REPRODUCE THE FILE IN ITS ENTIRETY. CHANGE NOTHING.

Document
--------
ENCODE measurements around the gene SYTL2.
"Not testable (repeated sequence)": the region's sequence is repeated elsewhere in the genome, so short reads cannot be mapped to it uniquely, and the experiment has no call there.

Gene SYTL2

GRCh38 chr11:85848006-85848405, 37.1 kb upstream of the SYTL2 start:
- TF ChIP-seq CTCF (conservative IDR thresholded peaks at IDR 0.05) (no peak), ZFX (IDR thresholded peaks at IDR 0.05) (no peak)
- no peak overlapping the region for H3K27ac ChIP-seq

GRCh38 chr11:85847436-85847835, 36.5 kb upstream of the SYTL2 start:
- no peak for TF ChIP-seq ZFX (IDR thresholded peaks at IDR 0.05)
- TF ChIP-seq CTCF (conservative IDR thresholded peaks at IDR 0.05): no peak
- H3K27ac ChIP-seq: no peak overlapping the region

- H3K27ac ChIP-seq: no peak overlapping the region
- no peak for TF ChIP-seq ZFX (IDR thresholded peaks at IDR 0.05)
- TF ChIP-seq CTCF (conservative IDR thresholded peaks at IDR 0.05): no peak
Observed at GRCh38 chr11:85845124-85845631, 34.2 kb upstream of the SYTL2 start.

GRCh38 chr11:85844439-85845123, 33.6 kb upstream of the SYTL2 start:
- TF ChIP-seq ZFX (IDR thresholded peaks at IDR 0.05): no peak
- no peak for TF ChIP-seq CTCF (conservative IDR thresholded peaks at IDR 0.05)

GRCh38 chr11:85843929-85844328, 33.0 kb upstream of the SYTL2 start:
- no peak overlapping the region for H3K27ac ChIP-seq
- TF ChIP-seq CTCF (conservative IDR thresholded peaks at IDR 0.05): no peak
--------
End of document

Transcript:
ENCODE measurements around the gene SYTL2.
"Not testable (repeated sequence)": the region's sequence is repeated elsewhere in the genome, so short reads cannot be mapped to it uniquely, and the experiment has no call there.

Gene SYTL2

GRCh38 chr11:85848006-85848405, 37.1 kb upstream of the SYTL2 start:
- TF ChIP-seq CTCF (conservative IDR thresholded peaks at IDR 0.05) (no peak), ZFX (IDR thresholded peaks at IDR 0.05) (no peak)
- no peak overlapping the region for H3K27ac ChIP-seq

GRCh38 chr11:85847436-85847835, 36.5 kb upstream of the SYTL2 start:
- no peak for TF ChIP-seq ZFX (IDR thresholded peaks at IDR 0.05)
- TF ChIP-seq CTCF (conservative IDR thresholded peaks at IDR 0.05): no peak
- H3K27ac ChIP-seq: no peak overlapping the region

- H3K27ac ChIP-seq: no peak overlapping the region
- no peak for TF ChIP-seq ZFX (IDR thresholded peaks at IDR 0.05)
- TF ChIP-seq CTCF (conservative IDR thresholded peaks at IDR 0.05): no peak
Observed at GRCh38 chr11:85845124-85845631, 34.2 kb upstream of the SYTL2 start.

GRCh38 chr11:85844439-85845123, 33.6 kb upstream of the SYTL2 start:
- TF ChIP-seq ZFX (IDR thresholded peaks at IDR 0.05): no peak
- no peak for TF ChIP-seq CTCF (conservative IDR thresholded peaks at IDR 0.05)

GRCh38 chr11:85843929-85844328, 33.0 kb upstream of the SYTL2 start:
- no peak overlapping the region for H3K27ac ChIP-seq
- TF ChIP-seq CTCF (conservative IDR thresholded peaks at IDR 0.05): no peak